461

centage is slightly higher (43%), but the difference with France is not significant at the 5% significance level (two sided). We conclude that the level of reciprocity is equal in both countries. Surprisingly, in both countries, there is no correlation between the amount invested by player A and the percentage returned by player B (the Spearman Rank correlation between these two variables is never significant at the 5% level), a result that is in keeping with Berg et al. (1995). 14 The correlation between the amount invested by player A and the absolute amount returned by player B is always significant, though. For the pair of players i, let Si be the amount invested by player A and Ri the amount returned by player B. Furthermore, let DG be a variable taking value 1 for a German pair of players and value 0 for a French pair. We consider the following regression model: Ri ¼ a þ bS Si þ bG DG þ ei : b i be the true Note that Ri is a censored variable, since Ri 2 f0; . . . ;3Si g. Let R amount that player B would like to return if he were not constrained. The constraint b i is binding either below or above. If it is binding below, player B would like to on R b i is binding above, player B return less than zero when Si ¼ 0. If the constraint on R would like to return more than 0 if Si ¼ 0 and more than 30 if Si ¼ 10. In the first case player B would like to punish player A for not sending a positive amount, and in the second case player B is altruistic, in the sense that he would like to increase player AÕs payoff without any compensation. Related experimental evidence (e.g., Fehr, G€ achter, & Kirchsteiger, 1997; Fehr & G€ achter, 2000) provides more support in favor of the punishment hypothesis rather than the altruistic hypothesis. We thereb i < 0. We run a tobit fore assume for the regression that Ri is left censored: Ri ¼ 0 if R estimate of the above model, allowing for heteroskedastic errors. As in Cox (1999) we assume a multiplicative model for heteroskedasticity, ri ¼ rehSi . The parameter h is estimated on the basis of the Log-transformation: Log ri ¼ Log r þ hSi . Table 3 summarizes the results of the regression. The intercept a and the dummy variable DG are not significant. The slope coefficient is significantly different from 0 and significantly different from 2, which implies that players B did not act in a completely selfish way (bS ¼ 0) nor in a completely equitable way, which would have required payoffs be split equally (bS ¼ 2). This is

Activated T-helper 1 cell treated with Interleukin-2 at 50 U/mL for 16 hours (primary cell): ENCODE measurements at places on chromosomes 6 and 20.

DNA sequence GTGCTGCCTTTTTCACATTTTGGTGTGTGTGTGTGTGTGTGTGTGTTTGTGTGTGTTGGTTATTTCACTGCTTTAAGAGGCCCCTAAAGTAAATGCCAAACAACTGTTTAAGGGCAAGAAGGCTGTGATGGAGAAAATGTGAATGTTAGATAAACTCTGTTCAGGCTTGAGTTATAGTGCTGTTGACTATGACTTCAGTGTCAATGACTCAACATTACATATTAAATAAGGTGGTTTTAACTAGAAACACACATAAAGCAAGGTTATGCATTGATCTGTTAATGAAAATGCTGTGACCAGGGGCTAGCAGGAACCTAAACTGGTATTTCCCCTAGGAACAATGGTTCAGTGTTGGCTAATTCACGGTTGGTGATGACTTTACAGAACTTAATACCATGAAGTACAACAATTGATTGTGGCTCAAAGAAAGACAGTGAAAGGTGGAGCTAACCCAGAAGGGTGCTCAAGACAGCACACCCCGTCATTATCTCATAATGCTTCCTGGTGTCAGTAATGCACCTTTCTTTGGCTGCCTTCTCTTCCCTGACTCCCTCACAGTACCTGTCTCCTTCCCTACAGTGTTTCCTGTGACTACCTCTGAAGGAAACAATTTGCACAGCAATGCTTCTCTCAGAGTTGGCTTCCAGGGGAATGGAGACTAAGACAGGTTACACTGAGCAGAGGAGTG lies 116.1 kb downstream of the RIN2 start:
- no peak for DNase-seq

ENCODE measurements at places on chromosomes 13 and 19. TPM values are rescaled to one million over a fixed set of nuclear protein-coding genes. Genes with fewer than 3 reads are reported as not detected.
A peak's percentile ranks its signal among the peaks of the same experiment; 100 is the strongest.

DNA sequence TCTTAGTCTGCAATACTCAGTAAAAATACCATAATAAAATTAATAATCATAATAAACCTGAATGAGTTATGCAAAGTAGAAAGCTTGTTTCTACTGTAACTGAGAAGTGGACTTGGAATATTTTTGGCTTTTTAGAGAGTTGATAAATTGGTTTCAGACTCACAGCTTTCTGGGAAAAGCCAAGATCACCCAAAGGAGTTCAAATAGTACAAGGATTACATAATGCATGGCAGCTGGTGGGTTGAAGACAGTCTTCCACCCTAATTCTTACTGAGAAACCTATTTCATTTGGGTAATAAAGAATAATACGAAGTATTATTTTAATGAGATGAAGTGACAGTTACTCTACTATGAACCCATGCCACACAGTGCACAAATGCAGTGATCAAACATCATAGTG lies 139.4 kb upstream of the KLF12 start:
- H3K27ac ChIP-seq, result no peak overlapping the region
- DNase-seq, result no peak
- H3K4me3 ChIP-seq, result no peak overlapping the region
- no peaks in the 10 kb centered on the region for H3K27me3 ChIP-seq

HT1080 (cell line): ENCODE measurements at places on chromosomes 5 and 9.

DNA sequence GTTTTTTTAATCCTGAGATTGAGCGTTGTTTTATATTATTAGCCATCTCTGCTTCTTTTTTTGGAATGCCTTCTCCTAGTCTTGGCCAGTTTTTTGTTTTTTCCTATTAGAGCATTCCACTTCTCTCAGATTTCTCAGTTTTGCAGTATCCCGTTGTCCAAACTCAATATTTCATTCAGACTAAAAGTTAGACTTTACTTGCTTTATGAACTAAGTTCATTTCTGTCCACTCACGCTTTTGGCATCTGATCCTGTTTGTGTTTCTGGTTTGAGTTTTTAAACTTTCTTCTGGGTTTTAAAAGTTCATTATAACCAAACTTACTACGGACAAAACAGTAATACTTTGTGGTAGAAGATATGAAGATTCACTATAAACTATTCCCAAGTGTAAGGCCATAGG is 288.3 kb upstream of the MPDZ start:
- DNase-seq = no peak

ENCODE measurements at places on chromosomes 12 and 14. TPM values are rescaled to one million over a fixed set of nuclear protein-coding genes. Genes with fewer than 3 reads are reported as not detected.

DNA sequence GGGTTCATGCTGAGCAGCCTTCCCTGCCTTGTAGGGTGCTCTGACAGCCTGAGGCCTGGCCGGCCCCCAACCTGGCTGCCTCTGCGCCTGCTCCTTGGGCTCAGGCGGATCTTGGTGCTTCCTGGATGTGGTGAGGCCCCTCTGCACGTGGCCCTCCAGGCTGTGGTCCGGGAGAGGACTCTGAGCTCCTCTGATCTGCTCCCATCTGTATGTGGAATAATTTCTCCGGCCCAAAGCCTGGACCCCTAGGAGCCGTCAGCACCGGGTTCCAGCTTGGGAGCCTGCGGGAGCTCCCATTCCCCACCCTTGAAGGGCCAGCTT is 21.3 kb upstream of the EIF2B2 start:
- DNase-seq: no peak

14 This contrasts, however, with the results of Meidinger et al. (1999) who found significantly positive correlation in their data.